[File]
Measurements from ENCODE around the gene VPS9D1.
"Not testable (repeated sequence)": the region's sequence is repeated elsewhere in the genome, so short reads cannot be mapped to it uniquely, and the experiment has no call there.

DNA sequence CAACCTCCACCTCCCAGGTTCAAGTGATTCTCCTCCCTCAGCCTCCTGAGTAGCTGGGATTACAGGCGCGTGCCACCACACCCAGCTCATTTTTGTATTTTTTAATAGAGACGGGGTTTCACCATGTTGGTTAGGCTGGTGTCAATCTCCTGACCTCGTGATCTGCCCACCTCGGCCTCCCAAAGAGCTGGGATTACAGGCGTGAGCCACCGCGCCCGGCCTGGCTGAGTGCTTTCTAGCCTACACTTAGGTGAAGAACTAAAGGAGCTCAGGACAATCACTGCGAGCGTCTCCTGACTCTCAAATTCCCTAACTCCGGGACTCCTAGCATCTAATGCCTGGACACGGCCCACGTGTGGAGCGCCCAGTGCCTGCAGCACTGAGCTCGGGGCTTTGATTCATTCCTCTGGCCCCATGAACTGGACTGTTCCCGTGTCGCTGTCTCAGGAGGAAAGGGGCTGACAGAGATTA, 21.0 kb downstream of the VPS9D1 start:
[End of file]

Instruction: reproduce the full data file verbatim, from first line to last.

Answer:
Measurements from ENCODE around the gene VPS9D1.
"Not testable (repeated sequence)": the region's sequence is repeated elsewhere in the genome, so short reads cannot be mapped to it uniquely, and the experiment has no call there.

DNA sequence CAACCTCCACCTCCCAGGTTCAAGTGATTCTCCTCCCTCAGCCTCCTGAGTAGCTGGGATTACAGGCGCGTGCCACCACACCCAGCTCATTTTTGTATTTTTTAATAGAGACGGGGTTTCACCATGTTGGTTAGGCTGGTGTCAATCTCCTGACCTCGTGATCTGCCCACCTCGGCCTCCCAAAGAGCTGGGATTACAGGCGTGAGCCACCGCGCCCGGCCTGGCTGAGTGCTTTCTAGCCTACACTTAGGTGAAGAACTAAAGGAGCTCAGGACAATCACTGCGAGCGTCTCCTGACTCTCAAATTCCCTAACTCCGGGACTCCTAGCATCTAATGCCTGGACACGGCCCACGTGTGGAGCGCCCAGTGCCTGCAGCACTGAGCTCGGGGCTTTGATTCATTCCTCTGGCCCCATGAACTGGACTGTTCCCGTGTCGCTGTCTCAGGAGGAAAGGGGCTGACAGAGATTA, 21.0 kb downstream of the VPS9D1 start: